"His name is Philip, and he's really only a pony. Father says I may have a proper sized horse when I am bigger." Sativa glanced back over her shoulder. "As big as you, I think."
"When you are my queen, you will need a proper horse to ride. How else will you go hunting?" Reidar said.
"Queens don't hunt, Mother says. Killing is a job for men."
Reidar laughed. "My mother hunts as well as any man, or so my father says. So do many of the ladies at my father's court. They call it sport, pitting oneself against a noble beast, then bringing its carcass home for the victory feast. When you come to my castle, I will make sure you learn to hunt."
Forbidden pleasures and a new horse. Maybe her betrothal wasn't such a bad thing.
"What else do you have in your castle?" Sativa asked. "Will I get to wear beautiful gowns like my mother does?"
"Fit for a queen, I am sure. You shall choose them," Reidar said.
Betrothal sounded better and better.
Sativa led the way out to the fields beside the castle, but there wasn't a horse to be seen. "Where are they?" she asked in dismay. She found a guardsman at the castle gate. "Where are the horses?" she demanded.
"This time of day, the horses are all in their stable, having dinner, young mistress," the guardsman said.
Sativa wasn't supposed to enter the stables, but with her mother and everyone else at the feast, no one but she and Reidar would ever know. "We must speak of this to no one," she said imperiously as she led the way.
His mother was wrong, Reidar decided as he followed the little princess. Sativa would make quite a queen one day, if her six-year-old self was any indication. As long as no one did anything to dampen her fire between now and their wedding, which would be at least a decade away. She had her mother's fair colouring, so she'd probably grow up to look like her. Regal and feminine and fiery – everything his kingdom needed in a queen, for if the border wars continued, she would need to rule while he kept the neighbouring armies at bay like his father was doing right now.
She might not hunt yet, but she at least rode. That was good, and she knew her way to the stables well enough. His sisters would not be so sure, leading the way around his father's castle, but the princess of a bigger, more prosperous kingdom like this one, living in a castle surrounded by such a huge town, would need to be more assured than the girls at his father's seaside castle back home.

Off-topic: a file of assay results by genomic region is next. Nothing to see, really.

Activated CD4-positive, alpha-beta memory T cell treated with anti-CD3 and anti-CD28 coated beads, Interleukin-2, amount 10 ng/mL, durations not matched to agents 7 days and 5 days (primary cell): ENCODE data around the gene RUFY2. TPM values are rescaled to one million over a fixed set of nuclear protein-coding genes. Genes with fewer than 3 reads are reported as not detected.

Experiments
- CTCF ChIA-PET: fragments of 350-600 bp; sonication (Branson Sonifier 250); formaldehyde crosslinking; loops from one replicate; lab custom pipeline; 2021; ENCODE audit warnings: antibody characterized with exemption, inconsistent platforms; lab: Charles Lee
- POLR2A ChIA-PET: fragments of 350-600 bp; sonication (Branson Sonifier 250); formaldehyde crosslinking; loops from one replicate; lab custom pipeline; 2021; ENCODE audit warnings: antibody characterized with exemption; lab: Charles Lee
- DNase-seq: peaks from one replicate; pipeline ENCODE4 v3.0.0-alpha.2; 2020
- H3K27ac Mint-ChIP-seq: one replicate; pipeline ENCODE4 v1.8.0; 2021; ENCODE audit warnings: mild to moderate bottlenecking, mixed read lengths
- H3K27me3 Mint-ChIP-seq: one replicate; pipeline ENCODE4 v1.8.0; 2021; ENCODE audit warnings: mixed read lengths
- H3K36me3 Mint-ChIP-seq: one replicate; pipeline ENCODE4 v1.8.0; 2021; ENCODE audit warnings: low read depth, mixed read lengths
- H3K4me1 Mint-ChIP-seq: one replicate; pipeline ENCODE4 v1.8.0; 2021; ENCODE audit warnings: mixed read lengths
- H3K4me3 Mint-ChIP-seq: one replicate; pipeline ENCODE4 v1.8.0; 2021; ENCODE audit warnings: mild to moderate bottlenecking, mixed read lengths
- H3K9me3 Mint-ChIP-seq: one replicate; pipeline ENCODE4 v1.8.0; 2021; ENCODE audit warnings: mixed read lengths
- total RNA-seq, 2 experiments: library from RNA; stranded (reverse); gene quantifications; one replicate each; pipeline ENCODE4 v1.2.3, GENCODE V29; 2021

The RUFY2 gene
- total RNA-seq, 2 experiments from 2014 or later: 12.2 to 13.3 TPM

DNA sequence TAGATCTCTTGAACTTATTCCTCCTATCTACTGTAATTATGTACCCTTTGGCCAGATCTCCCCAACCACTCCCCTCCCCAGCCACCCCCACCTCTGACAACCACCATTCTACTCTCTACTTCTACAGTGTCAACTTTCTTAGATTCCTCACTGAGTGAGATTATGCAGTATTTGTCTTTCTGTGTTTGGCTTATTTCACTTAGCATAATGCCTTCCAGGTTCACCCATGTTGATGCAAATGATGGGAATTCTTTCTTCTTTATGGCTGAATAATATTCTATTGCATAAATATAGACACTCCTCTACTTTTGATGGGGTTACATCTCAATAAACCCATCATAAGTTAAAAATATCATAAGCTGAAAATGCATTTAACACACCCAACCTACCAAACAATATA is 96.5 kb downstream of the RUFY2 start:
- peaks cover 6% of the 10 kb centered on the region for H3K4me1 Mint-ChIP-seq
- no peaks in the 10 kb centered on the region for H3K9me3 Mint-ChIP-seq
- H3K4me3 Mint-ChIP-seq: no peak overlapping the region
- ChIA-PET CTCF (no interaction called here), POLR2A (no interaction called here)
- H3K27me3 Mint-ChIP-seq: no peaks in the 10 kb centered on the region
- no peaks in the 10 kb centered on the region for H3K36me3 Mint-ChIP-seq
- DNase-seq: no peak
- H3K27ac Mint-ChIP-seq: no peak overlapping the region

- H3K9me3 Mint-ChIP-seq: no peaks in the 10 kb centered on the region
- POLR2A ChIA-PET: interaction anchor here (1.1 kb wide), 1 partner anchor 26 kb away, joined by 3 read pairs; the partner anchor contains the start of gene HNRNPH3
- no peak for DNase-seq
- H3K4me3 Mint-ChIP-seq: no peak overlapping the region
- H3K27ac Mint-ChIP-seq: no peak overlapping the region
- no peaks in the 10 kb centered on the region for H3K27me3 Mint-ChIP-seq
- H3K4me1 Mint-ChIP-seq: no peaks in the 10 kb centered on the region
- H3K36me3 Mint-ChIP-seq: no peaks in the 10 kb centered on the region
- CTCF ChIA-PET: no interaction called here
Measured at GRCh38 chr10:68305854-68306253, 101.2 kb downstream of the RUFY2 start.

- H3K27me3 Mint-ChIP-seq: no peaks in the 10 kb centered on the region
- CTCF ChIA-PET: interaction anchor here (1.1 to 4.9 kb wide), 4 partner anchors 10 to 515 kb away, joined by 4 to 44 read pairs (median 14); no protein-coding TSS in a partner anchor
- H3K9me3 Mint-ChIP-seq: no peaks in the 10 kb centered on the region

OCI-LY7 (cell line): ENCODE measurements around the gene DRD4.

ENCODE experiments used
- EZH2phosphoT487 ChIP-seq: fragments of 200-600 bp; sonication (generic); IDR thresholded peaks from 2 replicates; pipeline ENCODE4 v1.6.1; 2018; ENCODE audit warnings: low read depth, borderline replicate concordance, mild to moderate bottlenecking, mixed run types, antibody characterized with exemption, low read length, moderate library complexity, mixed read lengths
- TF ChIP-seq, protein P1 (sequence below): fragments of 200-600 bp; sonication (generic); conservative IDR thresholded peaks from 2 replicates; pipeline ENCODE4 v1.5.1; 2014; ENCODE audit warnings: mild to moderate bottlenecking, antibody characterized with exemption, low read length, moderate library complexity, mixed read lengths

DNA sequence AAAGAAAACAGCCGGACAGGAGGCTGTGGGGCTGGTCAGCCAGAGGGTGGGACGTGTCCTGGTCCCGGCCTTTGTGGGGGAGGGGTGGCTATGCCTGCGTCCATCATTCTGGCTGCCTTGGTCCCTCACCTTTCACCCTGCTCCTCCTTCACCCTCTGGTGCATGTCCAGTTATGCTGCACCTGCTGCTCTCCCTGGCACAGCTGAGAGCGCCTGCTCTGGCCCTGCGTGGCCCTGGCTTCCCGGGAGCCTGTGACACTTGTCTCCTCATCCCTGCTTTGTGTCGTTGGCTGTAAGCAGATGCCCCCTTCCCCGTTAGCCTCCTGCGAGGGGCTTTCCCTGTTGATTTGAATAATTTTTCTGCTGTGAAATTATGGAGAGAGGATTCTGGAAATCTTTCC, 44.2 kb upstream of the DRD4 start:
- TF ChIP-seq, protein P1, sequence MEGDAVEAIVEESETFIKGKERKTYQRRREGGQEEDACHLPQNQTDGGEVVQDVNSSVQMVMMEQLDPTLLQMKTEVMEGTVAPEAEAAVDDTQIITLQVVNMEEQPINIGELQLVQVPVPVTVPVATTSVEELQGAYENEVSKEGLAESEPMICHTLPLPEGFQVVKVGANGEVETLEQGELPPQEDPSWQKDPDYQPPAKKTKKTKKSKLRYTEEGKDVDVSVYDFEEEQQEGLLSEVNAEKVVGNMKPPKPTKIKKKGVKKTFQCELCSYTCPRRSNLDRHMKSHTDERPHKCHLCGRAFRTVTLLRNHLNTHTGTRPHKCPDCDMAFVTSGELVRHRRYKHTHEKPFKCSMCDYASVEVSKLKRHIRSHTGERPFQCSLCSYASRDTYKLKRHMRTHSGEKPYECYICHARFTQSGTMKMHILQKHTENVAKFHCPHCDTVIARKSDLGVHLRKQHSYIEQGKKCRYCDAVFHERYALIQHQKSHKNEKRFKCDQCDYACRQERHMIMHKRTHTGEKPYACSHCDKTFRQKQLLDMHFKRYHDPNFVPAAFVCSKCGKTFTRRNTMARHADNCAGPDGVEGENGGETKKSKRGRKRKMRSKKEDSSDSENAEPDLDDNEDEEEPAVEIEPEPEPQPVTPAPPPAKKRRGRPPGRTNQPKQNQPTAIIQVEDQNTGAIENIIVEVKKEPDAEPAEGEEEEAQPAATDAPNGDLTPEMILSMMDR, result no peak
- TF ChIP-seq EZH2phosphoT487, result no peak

"This is Philip," Sativa announced, waving at a fat pony that looked very much like a hairy barrel with legs. A hairy barrel that snorted, blowing his mane up off one baleful eye that stared disdainfully at Reidar for a moment before it disappeared beneath the descending mane. "He likes apples." She fetched an armload of fruit from the apple barrel, her shoes scuffing through the straw.
Then her face screwed up, and she sneezed. And sneezed again. Reidar counted seven in all before he began to grow concerned for her health.
By the time the sneezing fit had subsided, her eyes and nose were running and Sativa needed to hold onto a post to stay on her feet.
Reidar's heart sank. Perhaps his mother was right, after all. He'd need a strong queen, not a weak one, and Sativa's health mattered. She wouldn't just have to rule the kingdom in his absence – she'd have to give him an heir or two to ensure the succession, too.
"Are you well?" he asked.
She sniffled loudly and wiped her nose on the back of her hand. Then she seemed to remember herself, and she pulled out a handkerchief to clean herself up in a more ladylike fashion.
"It's the straw," she said thickly. "It makes me sneeze something awful. My father found a physician who had seen something like this before, in a son of some sultan of a desert land far to the south. He called it rose fever, because the prince sneezes at flowers. Me, I sneeze at straw. Not all straw. Just the stuff we have here, which the farmers insist on growing as pasture because it makes our fields the most fertile in the region. Pea straw, they call it. He said I should go to the desert, where it is dry, or by the sea, where it is too salty for such straw to grow."